Author: Kangaeroo

Picking Up From Where We Left Off

First sunrise of 2020

As sticklers will point out, 2020 doesn’t really count as the start of the Twenty-Twenties, but Kangaeroo reckons it does, so that’s how we’ll view it on the site.

And the ’20s got off in pretty much the same way that 2019 left off–on the saddle, pushing the pedals.

Once again, the pace was about 100 km/day.

Visited sites included a loop of the Yamanote Line circling central Tokyo, the Tama River (again!), Takahata Fudosan temple and plenty of views of Mount Fuji.

Yamanote Line Loop

Tama River

Mount Fuji

Happy New Year!

Welcome to 2020, the Year of the Rat, according to the Chinese zodiac.

A rat is as close as you’ll get to a kangaroo in the Far East, so Kangaeroo is looking forward to this year.

And if that’s not good enough, Kangaeroo’s track record suggests a rat is not too far away.

Either way, we hope that all and sundry have a wonderful year, whatever happens.

Cranking Out the Clicks

For Kangaeroo, 2019 was a year in which cycling played an influential role.

This was the first year for Kangaeroo to commute daily by bike.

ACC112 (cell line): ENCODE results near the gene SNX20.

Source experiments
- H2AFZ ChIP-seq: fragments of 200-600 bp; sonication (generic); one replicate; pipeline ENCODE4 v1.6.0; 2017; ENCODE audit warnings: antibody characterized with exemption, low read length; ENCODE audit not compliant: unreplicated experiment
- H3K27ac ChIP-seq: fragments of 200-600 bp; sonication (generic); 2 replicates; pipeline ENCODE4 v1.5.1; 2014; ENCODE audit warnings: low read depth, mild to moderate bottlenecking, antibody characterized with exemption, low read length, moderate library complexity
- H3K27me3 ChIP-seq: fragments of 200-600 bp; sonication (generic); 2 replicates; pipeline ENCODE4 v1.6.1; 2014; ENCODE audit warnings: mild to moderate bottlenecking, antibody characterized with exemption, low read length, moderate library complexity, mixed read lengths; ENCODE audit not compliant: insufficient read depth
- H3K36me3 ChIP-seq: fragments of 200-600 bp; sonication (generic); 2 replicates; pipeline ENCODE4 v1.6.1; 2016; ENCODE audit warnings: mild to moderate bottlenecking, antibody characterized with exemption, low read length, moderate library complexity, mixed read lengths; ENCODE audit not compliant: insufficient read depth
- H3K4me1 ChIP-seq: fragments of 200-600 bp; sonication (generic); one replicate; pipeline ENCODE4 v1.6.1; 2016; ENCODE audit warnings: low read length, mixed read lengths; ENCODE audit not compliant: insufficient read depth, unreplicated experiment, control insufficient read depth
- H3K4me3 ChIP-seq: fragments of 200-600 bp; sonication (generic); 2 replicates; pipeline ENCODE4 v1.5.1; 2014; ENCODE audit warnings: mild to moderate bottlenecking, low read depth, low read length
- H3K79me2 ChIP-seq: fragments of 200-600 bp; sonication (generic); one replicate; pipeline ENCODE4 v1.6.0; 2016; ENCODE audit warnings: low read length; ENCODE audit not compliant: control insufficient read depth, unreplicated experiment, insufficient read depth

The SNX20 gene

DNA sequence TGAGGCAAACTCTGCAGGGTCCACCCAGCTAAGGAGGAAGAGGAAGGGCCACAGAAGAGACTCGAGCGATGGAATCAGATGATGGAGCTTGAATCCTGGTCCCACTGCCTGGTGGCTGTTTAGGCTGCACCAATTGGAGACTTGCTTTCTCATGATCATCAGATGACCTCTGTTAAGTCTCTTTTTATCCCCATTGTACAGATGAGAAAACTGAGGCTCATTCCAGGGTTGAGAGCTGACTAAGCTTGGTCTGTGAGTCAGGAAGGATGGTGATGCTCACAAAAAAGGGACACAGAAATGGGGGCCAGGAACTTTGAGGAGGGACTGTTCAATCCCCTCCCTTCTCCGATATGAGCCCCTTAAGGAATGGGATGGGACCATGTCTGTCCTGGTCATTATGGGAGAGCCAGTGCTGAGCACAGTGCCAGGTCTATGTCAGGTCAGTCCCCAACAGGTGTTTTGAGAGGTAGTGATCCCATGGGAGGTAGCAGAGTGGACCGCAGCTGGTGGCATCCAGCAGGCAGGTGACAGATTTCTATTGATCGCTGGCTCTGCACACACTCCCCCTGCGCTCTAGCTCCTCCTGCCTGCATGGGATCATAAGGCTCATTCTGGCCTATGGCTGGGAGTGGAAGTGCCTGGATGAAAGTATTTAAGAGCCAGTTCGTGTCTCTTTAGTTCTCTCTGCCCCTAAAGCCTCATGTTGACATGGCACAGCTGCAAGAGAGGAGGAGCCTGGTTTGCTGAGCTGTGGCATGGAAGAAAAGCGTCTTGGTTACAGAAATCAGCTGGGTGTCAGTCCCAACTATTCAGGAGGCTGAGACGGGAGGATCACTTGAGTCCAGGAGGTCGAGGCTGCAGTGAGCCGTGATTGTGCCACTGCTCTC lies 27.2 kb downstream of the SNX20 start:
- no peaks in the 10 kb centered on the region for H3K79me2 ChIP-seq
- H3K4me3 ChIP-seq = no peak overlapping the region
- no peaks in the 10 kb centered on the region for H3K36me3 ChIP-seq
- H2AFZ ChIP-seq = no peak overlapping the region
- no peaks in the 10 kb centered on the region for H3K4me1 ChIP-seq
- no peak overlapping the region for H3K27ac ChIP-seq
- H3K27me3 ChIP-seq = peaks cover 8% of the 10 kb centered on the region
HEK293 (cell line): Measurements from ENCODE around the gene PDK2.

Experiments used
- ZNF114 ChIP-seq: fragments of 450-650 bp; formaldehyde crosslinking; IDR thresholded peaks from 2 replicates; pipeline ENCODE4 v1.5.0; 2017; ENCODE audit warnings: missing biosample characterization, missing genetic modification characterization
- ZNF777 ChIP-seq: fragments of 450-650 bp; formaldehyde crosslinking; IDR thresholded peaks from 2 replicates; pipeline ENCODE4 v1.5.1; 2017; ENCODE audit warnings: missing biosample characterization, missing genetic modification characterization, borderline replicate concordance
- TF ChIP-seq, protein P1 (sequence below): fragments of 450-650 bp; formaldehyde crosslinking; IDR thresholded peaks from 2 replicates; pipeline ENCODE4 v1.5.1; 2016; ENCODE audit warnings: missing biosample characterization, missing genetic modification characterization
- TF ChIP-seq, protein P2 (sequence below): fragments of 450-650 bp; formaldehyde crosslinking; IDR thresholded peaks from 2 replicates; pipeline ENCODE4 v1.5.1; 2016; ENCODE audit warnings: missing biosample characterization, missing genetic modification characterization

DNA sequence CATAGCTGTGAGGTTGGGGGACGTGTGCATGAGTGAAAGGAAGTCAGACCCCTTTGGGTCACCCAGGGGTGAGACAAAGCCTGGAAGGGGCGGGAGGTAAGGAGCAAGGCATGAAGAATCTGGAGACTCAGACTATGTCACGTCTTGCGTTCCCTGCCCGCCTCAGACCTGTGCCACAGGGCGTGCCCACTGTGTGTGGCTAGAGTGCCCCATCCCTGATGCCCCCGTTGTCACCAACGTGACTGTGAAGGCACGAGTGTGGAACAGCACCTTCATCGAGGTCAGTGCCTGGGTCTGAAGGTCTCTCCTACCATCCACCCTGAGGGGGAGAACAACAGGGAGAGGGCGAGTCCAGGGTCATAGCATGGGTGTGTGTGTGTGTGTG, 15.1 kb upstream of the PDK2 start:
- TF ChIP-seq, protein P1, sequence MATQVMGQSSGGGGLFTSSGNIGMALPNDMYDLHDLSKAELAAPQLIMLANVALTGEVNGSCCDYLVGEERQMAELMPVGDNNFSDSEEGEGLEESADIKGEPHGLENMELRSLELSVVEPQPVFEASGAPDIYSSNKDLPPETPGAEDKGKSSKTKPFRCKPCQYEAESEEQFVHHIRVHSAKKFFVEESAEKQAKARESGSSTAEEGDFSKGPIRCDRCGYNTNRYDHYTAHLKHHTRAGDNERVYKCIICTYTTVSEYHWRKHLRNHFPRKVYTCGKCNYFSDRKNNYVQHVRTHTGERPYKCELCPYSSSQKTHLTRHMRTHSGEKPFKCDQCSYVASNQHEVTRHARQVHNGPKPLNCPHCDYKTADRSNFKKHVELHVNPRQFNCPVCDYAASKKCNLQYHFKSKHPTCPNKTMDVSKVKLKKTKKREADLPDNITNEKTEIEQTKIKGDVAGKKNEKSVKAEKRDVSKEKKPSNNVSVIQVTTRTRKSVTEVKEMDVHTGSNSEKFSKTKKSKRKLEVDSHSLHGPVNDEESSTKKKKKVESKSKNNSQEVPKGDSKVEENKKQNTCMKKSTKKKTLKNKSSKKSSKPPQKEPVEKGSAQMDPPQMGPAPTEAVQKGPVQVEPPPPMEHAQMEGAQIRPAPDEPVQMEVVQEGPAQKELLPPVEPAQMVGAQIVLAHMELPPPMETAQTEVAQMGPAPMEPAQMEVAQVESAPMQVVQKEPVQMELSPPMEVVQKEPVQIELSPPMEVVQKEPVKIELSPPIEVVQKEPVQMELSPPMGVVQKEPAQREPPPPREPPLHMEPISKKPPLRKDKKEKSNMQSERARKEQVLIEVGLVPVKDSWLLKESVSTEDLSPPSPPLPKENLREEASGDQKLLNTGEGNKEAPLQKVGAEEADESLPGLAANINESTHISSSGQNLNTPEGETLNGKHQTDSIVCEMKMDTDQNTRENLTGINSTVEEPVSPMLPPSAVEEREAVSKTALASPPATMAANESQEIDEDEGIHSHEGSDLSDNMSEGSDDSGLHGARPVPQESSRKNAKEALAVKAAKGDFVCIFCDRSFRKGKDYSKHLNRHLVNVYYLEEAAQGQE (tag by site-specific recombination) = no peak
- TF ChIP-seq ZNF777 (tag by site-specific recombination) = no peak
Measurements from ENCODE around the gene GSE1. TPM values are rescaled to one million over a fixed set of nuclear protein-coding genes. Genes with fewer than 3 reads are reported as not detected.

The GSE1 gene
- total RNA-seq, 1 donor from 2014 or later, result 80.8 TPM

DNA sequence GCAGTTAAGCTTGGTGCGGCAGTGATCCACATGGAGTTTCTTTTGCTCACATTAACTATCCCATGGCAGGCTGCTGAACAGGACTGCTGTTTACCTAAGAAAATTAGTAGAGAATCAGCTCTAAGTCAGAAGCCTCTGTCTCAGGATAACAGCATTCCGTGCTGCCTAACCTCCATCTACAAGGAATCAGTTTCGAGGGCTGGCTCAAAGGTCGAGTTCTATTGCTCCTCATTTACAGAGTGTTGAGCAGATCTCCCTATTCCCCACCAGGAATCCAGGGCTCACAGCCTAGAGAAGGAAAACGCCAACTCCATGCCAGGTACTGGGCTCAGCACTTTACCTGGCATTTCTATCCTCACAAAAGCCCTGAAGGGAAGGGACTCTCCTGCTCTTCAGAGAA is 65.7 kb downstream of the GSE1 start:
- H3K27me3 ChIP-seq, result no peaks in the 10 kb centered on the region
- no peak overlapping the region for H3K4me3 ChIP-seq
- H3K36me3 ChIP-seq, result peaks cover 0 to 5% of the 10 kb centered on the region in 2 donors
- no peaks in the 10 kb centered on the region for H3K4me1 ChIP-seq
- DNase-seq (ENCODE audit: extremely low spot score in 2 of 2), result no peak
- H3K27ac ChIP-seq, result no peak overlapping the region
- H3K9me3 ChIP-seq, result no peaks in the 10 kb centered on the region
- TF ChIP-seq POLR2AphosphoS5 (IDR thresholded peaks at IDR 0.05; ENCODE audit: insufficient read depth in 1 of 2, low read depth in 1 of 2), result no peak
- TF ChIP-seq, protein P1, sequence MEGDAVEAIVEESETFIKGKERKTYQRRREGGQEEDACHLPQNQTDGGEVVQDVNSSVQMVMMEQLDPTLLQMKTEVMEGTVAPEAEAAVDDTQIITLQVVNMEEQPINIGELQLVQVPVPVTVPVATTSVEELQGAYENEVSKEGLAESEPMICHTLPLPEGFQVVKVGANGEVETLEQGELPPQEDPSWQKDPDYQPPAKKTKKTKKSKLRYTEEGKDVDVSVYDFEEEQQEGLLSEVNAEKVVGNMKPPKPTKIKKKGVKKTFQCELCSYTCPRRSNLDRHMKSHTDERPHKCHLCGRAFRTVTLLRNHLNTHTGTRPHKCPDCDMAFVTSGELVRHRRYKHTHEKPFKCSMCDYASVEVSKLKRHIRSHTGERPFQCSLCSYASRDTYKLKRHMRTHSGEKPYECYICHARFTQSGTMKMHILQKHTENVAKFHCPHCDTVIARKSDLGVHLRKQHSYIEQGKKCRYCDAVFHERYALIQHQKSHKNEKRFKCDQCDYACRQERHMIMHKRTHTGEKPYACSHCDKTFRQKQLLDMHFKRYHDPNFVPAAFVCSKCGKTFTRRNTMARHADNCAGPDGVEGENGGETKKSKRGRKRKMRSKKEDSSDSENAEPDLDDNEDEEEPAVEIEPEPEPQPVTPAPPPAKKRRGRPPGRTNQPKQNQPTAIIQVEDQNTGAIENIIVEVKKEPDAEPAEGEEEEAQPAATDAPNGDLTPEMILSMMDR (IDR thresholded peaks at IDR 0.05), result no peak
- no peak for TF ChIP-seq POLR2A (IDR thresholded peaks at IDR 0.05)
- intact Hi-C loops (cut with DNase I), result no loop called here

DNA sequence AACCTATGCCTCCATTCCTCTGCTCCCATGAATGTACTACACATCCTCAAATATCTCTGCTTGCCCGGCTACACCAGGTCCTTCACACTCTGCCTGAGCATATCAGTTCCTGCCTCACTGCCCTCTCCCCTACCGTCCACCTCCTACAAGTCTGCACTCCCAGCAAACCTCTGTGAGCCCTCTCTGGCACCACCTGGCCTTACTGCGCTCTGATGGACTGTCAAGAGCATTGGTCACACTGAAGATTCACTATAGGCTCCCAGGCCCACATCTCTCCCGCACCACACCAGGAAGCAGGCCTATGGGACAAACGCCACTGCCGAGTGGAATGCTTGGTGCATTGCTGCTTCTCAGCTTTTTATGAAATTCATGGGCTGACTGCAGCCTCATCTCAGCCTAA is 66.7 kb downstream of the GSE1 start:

Apart from a week overseas and a couple of weeks recovering from an injury incurred while slipping off the bike, the yearlong commuting mission was accomplished.

It was only fitting, then, that the year ended with a concentration of cycling.

And that’s exactly how it panned out, averaging more than 100 km/day for the nine days from the end of work on December 27 to the end of the year four days later.

These are photos from the Shiraishi Pass in Saitama Prefecture, the Tama River in Tokyo, which is still showing some of the effects of the October typhoon, and trendy Odaiba, an artificial island in central Tokyo.

Shiraishi Ride

Tama River Ride


Sayonara Stories

Mobile phones were starting to become a reality when Kangaeroo left Australia around this time of the year back in 1988, a year when the bicentennial of British colonization was marked.

It was supposed to be a six-week holiday in Japan.

Some 32 years later, that trip effectively hasn’t ended.

Japan was in the news in Australia at the time of departure.

Then Emperor Hirohito was in a critical condition (he would die shortly into the new year).

The Japanese economy was booming and Japan seemed poised to take over leadership of the global business world.

But, the more things change, the more they seem to stay the same.

Like now, the Liberal Democratic Party governed Japan and it was as rotten to the core as it has always been.

Kiichi Miyazawa had just resigned as Finance Minister after being embroiled in the Recruit Scandal, a case that would rock Japanese politics with dozens of politicians greedily accepting bribes for stocks in the then-skyrocketing stock market.

There was no consumption tax, but a 3% levy on all goods and services was due to be implemented from the following April and 1 yen coins were being produced to meet the expect demand the tax would bring for them.